When factories close, what's next?

January 23, 2008
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Sherman ParkA Bloomington developer is planning a $20-million revival of the former Thomson Consumer Electronics plant on the city's near east side. The 50-acre Sherman Park property has become an eyesore since the late 1990s, when Thomson moved the last of the plant's jobs to Mexico. Pinnacle Properties envisions new office, industrial and distribution uses, along with a neighborhood park. It won't be easy to pull off. Read more here. Pinnacle's experience includes the reuse of RCA's plant in Bloomington, a town that soon could have another empty manufacturing facility. General Electric plans to close its 110-acre Bloomington refrigerator plant at the end of 2009. What should be done with these properties?
  • This particular site is a classic brownfield, a huge mostly-empty blighted factory complex right in the middle of a neighborhood residential and commercial district.

    In the best world, it would be scraped clean, remediated, and redeveloped on a smaller scale.

    The site isn't useful as a giant manufacturing or warehousing facility because the street grid in the area isn't suitable for large numbers of heavy trucks. (I know...RCA used it that way but it was a neighborhood negative.) Re-use works at the Shadeland Ave. factories (RCA Records, Chrysler, Western Electric, Jenn-Air) because there is excellent transportation access.
  • tear it down and bring in perhaps a grocery store, office space, and apartments to help the near east side. Perhaps they could turn it into a factory again so people can find work?
  • I think Pinnacle's idea of fixing up the property will significantly help the eastside as well as bring in more businesses, more employment, and tax revenue. There isn't anyone right now that will sink the money into demolishing an old manufacturing facility to build retail and apartments. With the development in the center core of Indianapolis progressing the way it is we will start seeing a ripple affect of neighborhoods further away from downtown reap the benefits of the city centers growth. As an eastsider I am much anticipating this ripple affect and see more progress with the area between Irvington and downtown.
  • the area between Irvington and downtown has some of the best historic architecture in the city including many turn of the century apartment buildings and old mansions. I think someday the entire central city will be in far better shape.
  • Scrape it and build a Wal-Mart Neighborhood Market?

    Especially since Ikea isn't coming. (Sorry Da Hooey)
  • 1. Don;s Guns
    2. Casino
    3. IKEA
    4. New Jail Space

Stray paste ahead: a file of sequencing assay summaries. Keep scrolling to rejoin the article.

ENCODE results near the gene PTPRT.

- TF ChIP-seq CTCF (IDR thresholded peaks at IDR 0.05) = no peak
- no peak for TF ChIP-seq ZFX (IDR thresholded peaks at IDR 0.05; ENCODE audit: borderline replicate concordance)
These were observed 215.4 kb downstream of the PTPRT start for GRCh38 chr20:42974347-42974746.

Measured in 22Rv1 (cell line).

• Da Hooey are you kidding?! No wal-marts!
  • retail at this location?! give me a break. this place was blighted when my father worked at RCA in the early 80s. I'm sure its much, much worse now.
  • While there are parts of the inner city that aren't well-served by grocery stores and retail, this really isn't one of those areas. The nice, relatively new Kroger store at Linwood Square is only about a half mile away.

    I agree that it would be dangerous to be overly ambitious with this site. It's optimistic but reasonable to believe that urban renewal will continue to creep eastward from downtown and westward from Irvington (Emerson Heights could be an absolute gem, with its wonderful housing stock and tree-lined medians--which isn't to say that it's blighted now, but it isn't maximized) but Michigan & Sherman isn't particularly close to either.
  • ERich, the economics of poverty work such that certain kinds of retail absolutely make sense in a down neighborhood. Poor people spend a higher share of their income on grocery items, clothes, and prescriptions...exactly the stuff Family Dollar, Dollar General, Wal-Mart, K-mart, Meijer, Kroger, Marsh, CVS, and Walgreen's sell.

    Further, this part of town has high income density (expressed as aggregate household income per acre) because housing density is large. At 8-10 units per acre, even if average household income per unit is only $25,000, that means up to $250,000 income per acre of land. Again, a high proportion of that income will be spent on food and other necessities, much higher if it's 8-10 households than if it's two or three like in the suburbs.

    That's why Kroger and CVS spent $millions to build brand-new stores a few blocks away at 10th & Linwood in 2000, and why the dollar stores and pharmacies go places others won't.
  • How about affordable housing with modern designs in anticipation of all the 20 somethings and Gen y's that will be moving to the city? Be sure to include socialization space though, its what they want, along with short commutes. Add to that an affordable artists community similiar to bodner and faris, and its a jumpstart for the nearseastside.
  • This site is so contaminated from years of heavy manufacturing that there is probably no way to clean it to residential standards.

    (I worked there a long time ago.)

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